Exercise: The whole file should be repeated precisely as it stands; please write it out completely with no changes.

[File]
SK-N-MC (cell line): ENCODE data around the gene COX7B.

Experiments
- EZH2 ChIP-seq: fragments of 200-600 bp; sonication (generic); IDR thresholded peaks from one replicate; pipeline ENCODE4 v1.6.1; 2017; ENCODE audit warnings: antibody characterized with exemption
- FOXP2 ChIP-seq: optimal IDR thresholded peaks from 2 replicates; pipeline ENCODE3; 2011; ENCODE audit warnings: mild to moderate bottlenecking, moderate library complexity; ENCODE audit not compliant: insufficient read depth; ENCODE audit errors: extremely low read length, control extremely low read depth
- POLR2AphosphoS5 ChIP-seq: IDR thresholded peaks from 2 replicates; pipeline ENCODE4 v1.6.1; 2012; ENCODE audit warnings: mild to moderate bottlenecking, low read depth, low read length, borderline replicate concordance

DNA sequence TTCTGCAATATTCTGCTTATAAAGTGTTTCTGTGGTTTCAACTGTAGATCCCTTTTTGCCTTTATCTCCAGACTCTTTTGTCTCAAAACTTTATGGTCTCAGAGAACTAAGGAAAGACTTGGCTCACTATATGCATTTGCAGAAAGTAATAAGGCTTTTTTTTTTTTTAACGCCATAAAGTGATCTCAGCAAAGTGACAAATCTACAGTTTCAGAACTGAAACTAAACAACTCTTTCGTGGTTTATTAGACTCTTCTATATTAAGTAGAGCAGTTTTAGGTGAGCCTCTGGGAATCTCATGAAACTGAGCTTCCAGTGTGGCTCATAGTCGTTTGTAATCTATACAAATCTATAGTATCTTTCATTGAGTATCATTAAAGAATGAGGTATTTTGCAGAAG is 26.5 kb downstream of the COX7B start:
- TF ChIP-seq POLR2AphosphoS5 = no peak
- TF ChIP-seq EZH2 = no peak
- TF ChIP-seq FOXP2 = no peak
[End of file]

SK-N-MC (cell line): ENCODE data around the gene COX7B.

Experiments
- EZH2 ChIP-seq: fragments of 200-600 bp; sonication (generic); IDR thresholded peaks from one replicate; pipeline ENCODE4 v1.6.1; 2017; ENCODE audit warnings: antibody characterized with exemption
- FOXP2 ChIP-seq: optimal IDR thresholded peaks from 2 replicates; pipeline ENCODE3; 2011; ENCODE audit warnings: mild to moderate bottlenecking, moderate library complexity; ENCODE audit not compliant: insufficient read depth; ENCODE audit errors: extremely low read length, control extremely low read depth
- POLR2AphosphoS5 ChIP-seq: IDR thresholded peaks from 2 replicates; pipeline ENCODE4 v1.6.1; 2012; ENCODE audit warnings: mild to moderate bottlenecking, low read depth, low read length, borderline replicate concordance

DNA sequence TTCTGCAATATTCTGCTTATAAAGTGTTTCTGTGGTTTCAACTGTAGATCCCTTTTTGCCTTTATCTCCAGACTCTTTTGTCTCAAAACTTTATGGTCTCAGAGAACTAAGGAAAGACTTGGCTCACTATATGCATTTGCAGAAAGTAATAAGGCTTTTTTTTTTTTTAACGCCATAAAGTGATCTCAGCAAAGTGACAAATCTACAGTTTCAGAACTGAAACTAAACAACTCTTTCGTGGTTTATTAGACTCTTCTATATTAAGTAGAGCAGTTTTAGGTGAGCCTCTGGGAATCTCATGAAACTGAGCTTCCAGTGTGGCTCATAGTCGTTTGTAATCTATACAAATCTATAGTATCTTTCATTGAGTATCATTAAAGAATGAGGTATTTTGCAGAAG is 26.5 kb downstream of the COX7B start:
- TF ChIP-seq POLR2AphosphoS5 = no peak
- TF ChIP-seq EZH2 = no peak
- TF ChIP-seq FOXP2 = no peak